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Your Oral Health

A healthy mouth is an important part of physical, social and emotional development. Understanding your oral health and having a good routine will help you achieve and maintain a healthy smile.


Tips for a Healthy Smile

Good oral health is important to overall health.

Here are some tips for a healthy smile:

Tips for brushing:

  • Don’t rush your brush –  brush gently, twice a day for two minutes, especially before bedtime
  • Rinse your mouth with water after meals and snacks to reduce acid and remove food debris
  • Wait 30 minutes after meals, snacks and beverages before brushing
  • Use a fluoridated toothpaste
    • Children under three years of age, or who cannot spit, should use non-fluoridated toothpaste or plain water unless advised otherwise by their oral health professional
  • Parents should help children under six years of age brush their teeth properly

Tips for flossing:

  • Floss daily before you brush your teeth

Tips to help lower acidity in your mouth:

  • Rinse with water after eating and drinking, especially after consuming acidic foods and drinks or those containing sugar
  • Chew sugar-free gum
  • Use a straw if consuming drinks high in sugar, like juices, sodas and sports drinks to minimize exposure of teeth to sugar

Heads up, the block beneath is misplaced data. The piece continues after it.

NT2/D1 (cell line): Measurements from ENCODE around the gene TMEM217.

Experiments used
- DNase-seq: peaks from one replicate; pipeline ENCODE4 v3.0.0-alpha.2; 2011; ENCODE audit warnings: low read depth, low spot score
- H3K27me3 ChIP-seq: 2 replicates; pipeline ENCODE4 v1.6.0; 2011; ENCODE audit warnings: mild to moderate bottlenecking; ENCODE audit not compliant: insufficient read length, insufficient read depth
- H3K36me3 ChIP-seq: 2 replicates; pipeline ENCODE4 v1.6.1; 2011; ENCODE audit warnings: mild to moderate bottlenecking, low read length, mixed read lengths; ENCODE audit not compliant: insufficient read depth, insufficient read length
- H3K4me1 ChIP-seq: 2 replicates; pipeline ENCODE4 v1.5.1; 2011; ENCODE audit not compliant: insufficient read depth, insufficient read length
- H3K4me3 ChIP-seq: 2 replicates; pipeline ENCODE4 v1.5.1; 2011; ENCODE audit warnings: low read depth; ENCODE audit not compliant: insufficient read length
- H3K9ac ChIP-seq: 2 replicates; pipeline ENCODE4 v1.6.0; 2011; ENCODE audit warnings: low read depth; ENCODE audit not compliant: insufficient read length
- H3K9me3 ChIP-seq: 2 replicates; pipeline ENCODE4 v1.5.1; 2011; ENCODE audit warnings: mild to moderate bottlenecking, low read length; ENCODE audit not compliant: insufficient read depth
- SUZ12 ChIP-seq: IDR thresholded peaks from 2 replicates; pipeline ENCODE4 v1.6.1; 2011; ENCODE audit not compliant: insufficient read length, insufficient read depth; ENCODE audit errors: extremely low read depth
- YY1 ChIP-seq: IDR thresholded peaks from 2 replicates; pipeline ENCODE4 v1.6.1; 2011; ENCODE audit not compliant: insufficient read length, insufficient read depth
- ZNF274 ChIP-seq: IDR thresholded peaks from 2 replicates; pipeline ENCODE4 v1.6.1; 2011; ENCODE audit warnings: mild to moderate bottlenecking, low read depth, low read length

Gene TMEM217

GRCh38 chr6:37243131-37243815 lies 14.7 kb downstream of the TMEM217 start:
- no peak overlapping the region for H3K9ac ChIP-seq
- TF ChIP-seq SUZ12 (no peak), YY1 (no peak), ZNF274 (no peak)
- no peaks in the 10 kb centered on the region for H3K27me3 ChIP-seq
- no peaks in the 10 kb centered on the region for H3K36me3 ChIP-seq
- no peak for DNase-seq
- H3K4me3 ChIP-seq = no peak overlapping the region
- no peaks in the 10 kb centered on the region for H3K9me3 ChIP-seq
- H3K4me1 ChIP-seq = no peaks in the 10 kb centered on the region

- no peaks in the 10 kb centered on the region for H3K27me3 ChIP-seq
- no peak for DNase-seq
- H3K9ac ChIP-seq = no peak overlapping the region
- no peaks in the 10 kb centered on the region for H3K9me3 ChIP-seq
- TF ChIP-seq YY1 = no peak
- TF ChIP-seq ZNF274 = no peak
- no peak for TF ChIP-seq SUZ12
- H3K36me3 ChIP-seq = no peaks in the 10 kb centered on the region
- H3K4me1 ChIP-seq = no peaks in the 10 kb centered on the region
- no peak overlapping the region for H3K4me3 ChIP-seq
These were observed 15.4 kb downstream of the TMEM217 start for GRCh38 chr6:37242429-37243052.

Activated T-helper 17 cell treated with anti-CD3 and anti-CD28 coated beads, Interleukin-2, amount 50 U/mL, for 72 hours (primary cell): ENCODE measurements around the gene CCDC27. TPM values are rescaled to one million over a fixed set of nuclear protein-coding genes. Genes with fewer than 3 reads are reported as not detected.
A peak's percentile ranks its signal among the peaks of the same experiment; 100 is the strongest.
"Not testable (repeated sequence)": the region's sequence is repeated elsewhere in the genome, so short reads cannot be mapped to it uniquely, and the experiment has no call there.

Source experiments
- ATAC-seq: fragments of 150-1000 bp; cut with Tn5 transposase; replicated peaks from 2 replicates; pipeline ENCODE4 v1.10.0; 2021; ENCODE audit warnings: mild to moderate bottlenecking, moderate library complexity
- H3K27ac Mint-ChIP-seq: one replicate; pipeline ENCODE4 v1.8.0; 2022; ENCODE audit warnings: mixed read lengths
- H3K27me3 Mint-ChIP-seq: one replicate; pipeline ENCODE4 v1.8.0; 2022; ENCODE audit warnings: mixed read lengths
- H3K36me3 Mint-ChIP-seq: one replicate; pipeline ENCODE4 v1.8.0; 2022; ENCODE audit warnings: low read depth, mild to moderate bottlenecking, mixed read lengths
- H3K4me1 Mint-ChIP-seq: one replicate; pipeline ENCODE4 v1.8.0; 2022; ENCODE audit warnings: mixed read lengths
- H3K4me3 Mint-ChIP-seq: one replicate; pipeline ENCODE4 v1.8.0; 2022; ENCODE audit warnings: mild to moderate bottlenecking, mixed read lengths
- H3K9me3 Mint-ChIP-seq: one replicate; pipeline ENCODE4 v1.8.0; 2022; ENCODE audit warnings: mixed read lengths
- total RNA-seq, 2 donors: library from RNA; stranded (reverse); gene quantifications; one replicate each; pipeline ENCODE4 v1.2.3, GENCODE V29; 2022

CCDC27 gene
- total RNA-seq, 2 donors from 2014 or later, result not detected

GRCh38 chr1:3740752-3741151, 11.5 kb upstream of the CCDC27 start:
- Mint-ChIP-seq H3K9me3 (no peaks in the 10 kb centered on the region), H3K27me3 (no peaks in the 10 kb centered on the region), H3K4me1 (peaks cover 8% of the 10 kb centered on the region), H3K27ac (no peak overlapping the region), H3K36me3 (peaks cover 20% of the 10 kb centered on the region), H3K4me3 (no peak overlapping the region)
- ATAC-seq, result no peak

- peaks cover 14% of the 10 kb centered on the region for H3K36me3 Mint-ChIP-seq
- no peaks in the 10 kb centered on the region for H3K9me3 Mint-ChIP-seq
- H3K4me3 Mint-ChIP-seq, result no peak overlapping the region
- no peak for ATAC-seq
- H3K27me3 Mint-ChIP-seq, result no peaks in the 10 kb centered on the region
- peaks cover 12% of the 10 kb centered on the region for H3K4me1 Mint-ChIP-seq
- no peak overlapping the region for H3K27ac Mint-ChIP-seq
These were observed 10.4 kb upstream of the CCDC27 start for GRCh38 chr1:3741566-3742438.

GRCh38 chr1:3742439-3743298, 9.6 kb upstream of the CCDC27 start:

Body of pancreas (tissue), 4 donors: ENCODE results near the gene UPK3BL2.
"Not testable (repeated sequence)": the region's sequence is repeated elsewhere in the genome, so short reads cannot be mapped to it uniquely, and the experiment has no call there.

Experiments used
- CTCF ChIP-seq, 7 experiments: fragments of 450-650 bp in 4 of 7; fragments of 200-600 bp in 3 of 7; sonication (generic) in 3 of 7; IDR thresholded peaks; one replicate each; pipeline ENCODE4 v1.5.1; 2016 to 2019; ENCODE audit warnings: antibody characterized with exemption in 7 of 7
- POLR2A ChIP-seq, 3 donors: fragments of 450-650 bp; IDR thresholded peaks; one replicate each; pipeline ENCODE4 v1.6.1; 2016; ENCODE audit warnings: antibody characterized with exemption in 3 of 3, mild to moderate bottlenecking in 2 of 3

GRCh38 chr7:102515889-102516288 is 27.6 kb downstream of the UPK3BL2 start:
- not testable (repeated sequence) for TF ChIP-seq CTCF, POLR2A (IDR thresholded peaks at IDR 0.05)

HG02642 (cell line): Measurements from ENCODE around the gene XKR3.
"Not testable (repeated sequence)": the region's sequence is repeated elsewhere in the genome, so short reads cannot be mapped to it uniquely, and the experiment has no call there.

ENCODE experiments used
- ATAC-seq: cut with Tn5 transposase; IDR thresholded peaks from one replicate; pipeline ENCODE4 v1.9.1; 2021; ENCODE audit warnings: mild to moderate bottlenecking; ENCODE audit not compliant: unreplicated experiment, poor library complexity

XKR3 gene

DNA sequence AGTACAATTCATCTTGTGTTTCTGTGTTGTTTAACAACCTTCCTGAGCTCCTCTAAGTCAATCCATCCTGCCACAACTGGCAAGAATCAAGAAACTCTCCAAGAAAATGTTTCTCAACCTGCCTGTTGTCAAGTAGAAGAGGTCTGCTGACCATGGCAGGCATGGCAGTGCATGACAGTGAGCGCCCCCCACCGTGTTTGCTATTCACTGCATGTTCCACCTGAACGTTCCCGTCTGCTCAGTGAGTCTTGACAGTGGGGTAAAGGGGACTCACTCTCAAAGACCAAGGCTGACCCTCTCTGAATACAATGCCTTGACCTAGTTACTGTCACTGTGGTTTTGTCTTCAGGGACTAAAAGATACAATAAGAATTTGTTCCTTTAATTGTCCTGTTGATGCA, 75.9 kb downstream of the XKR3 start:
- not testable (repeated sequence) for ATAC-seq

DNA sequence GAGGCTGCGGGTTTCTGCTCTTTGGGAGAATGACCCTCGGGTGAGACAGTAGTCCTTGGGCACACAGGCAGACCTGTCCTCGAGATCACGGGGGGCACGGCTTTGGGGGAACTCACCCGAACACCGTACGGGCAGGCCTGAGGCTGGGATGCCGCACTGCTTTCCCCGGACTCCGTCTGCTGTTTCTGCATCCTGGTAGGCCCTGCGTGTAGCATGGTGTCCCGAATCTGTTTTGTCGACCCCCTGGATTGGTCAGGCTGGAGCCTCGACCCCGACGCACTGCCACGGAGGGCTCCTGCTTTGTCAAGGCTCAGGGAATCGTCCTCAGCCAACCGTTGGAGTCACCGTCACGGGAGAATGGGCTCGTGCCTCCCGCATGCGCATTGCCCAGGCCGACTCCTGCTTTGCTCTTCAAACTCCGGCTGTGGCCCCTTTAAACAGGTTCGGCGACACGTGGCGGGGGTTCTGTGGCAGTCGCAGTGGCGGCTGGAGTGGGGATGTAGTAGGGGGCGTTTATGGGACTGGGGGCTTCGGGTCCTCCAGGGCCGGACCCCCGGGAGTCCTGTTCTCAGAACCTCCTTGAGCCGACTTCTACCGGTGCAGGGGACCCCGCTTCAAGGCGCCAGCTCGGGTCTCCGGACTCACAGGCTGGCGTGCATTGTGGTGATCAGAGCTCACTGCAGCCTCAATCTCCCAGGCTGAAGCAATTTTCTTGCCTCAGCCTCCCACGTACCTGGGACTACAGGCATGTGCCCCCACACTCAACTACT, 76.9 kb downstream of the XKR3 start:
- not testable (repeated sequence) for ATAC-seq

Oral health is linked to overall health

  • Visit an oral health professional regularly

First dental visit

The Canadian Dental Association recommends parents schedule their child’s first dental visit within six months of the eruption of the first tooth or by their first birthday.

Without proper dental care, cavities can begin to form as soon as baby teeth appear, around six to 10 months of age. Read Importance of baby teeth, Oral hygiene – brushing and flossing, and Early childhood caries (ECC) to learn more.

Purpose of the first dental visit:

  • Learn how to care for your child’s teeth
  • Have any oral health questions answered
  • Find and treat dental problems early

Parents should not wait for an emergency to schedule their child’s first visit. Early, regular visits can help prevent cavities or early childhood caries.

At the first dental visit

The first dental visit is a short appointment.

The dentist or dental hygienist will:

  • Check your child’s teeth for cavities and other dental problems
  • Check that their jaws and teeth are developing properly
  • Talk to you about your child’s risk for cavities
  • Apply fluoride varnish depending on your child’s cavity risk
  • Show you how to care for your child’s teeth
  • Discuss proper nutrition to prevent cavities
  • Discuss feeding practices
  • Set up the next appointment before you leave

Oral health screening can be provided by a York Region Public Health registered dental hygienist at one of four convenient clinic locations. Parents and guardians may contact the Dental Program at 905-895-4512 or toll free at 1-800-735-6625 to schedule a dental screening appointment or to speak with a registered dental hygienist for more information about the first dental visit.

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Importance of baby teeth

Primary teeth or baby teeth are important for eating, smiling, talking and holding space for adult teeth. The first primary tooth will start to erupt at six to ten months of age. This process is called teething and will end at two to three years of age. At the end of the eruption process, a child will have 20 primary teeth.